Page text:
Oldham West by-election, 1968

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The by-election for the British House of Commons seat of Oldham West took place on 13 June 1968, at a time when the Labour government of Harold Wilson was deeply unpopular. The election was caused by the resignation of Labour Member of Parliament (MP) Charles Leslie Hale for reasons of ill health. Hale had been an MP in the town since the 1945 General Election.

This election took place in a two-year period during which Labour lost ten seats in by-elections, never with a swing of less than ten percent against them.[1] Oldham West was convincingly gained for the Conservatives with a 17.7% swing by Bruce Campbell with a majority of 3,311 over the Labour candidate Michael Meacher. Meacher, a future minister both under Wilson and in the Blair government, would go on to recover the seat from Campbell in the 1970 General Election: 1968-1970 was the only time in the post-World War II era that this division of Oldham was not represented by Labour. The Liberal Party, contesting the seat for the first time since 1951, finished in fourth place, while a creditable third place was gained by the former Liberal and celebrated novelist John Creasey.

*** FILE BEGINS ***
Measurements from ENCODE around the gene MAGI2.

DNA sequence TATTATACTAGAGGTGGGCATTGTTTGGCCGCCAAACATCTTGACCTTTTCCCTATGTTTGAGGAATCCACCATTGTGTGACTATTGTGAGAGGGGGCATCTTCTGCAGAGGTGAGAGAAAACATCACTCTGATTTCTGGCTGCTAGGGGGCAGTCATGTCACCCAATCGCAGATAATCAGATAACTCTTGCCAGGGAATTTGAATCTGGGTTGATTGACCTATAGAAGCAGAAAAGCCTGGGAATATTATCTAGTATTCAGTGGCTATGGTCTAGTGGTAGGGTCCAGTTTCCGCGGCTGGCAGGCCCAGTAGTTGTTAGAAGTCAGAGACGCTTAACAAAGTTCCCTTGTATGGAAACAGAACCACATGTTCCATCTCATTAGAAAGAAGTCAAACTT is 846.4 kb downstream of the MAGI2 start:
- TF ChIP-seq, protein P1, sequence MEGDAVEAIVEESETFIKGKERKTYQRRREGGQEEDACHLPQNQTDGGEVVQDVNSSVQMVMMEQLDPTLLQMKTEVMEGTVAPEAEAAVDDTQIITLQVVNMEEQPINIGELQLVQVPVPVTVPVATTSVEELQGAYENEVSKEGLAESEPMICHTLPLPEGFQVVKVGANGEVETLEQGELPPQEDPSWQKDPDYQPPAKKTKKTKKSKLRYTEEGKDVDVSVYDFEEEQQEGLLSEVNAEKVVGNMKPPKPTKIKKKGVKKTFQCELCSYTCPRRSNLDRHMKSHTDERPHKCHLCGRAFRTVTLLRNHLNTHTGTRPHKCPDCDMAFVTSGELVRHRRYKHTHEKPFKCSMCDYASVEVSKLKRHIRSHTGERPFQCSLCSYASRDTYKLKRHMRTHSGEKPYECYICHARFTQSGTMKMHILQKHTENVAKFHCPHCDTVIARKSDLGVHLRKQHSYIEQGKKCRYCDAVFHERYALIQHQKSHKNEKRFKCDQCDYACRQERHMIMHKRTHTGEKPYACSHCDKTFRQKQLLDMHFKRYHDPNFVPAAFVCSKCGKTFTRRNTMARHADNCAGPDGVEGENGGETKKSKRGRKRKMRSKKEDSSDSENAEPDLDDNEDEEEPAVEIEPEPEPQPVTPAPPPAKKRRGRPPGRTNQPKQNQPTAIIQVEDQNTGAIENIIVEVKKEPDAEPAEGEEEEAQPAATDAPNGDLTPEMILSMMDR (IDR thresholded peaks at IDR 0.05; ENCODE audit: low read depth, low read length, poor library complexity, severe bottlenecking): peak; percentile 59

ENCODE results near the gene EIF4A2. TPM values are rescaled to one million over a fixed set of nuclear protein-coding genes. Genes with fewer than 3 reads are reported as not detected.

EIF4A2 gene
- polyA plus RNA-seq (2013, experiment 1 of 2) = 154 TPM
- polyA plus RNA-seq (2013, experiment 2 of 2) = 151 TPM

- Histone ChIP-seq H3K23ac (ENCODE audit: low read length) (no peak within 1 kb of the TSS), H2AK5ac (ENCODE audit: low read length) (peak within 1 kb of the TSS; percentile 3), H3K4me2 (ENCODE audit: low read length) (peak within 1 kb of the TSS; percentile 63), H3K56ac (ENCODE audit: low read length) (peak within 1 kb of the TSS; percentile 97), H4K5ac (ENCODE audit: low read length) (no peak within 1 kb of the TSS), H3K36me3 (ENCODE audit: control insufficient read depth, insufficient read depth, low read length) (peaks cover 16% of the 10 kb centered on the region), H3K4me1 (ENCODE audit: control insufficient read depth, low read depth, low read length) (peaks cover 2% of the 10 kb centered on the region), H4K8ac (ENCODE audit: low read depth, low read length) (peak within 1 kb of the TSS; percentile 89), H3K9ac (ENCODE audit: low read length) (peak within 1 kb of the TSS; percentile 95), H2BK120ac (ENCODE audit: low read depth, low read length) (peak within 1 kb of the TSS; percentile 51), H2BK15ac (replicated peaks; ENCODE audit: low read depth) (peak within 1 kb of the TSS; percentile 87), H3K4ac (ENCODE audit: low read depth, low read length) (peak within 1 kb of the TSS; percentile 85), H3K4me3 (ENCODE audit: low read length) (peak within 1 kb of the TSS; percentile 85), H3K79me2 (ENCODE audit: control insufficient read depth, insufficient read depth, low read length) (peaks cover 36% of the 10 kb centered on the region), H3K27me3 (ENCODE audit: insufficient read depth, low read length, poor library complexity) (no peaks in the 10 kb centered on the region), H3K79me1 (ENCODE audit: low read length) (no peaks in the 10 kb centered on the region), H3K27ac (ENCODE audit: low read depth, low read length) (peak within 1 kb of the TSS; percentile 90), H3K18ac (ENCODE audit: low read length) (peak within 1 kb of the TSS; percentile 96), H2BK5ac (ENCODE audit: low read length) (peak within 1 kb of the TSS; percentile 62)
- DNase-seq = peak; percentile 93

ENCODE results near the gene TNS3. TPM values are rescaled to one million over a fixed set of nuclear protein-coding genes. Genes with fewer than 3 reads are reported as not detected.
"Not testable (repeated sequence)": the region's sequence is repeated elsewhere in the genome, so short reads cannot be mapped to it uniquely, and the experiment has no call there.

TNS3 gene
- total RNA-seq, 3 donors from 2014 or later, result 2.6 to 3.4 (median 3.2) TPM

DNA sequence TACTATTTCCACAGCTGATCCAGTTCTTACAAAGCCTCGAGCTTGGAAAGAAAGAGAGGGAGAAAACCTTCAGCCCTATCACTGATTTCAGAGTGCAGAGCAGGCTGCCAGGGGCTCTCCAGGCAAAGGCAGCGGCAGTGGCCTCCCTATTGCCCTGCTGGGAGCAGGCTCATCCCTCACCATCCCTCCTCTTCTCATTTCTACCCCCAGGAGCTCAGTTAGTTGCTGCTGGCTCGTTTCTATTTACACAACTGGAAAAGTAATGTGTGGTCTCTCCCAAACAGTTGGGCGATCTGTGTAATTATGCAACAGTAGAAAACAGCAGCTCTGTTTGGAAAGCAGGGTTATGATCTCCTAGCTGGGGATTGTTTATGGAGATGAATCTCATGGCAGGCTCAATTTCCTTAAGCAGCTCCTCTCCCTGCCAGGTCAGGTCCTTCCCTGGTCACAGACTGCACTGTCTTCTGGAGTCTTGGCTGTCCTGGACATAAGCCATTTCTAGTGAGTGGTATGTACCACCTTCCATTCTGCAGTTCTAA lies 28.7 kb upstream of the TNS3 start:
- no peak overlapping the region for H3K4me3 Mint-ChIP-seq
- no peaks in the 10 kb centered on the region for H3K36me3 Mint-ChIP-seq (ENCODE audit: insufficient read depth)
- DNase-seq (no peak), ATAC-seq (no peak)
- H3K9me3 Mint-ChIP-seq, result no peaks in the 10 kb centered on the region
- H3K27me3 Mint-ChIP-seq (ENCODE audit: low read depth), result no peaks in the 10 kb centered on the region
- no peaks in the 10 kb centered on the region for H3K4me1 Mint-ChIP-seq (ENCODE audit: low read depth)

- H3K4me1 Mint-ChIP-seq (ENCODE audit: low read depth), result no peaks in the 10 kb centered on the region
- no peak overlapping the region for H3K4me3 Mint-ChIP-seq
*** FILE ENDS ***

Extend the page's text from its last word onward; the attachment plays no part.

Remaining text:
Creasey two years previously had formed his own party of national unity, the short-lived All Party Alliance. He was joined on the campaign trail by the well-known actor Robert Beatty, and made effective use of local newspapers to promote his campaign. This was the third in a series of by-elections which he fought, and though his best result to date, it was to be his last. He stated after the election that he intended to stand in the constituency again in the next general election; however in 1970 he announced that he would not be doing so.[2]


Oldham West by-election, 1968[3]
Party Candidate Votes % ±
Conservative Bruce Campbell 11,904 46.5 +7.7
Labour Michael Meacher 8,593 33.6 -27.6
All Party Alliance John Creasey 3,389 13.2 N/A
Liberal David Green 1,707 6.7 N/A
Majority 3,311 12.9
Conservative gain from Labour Swing 17.7


  1. ^ "Great byelection shocks". The Guardian. London. 1 November 2001. 
  2. ^ http://www.liberalhistory.org.uk/uploads/57_Millsted_Man_of_Mystery.pdf
  3. ^ "By Elections". British Elections Ephemera Archive. Archived from the original on August 21, 2009. Retrieved 26 July 2015.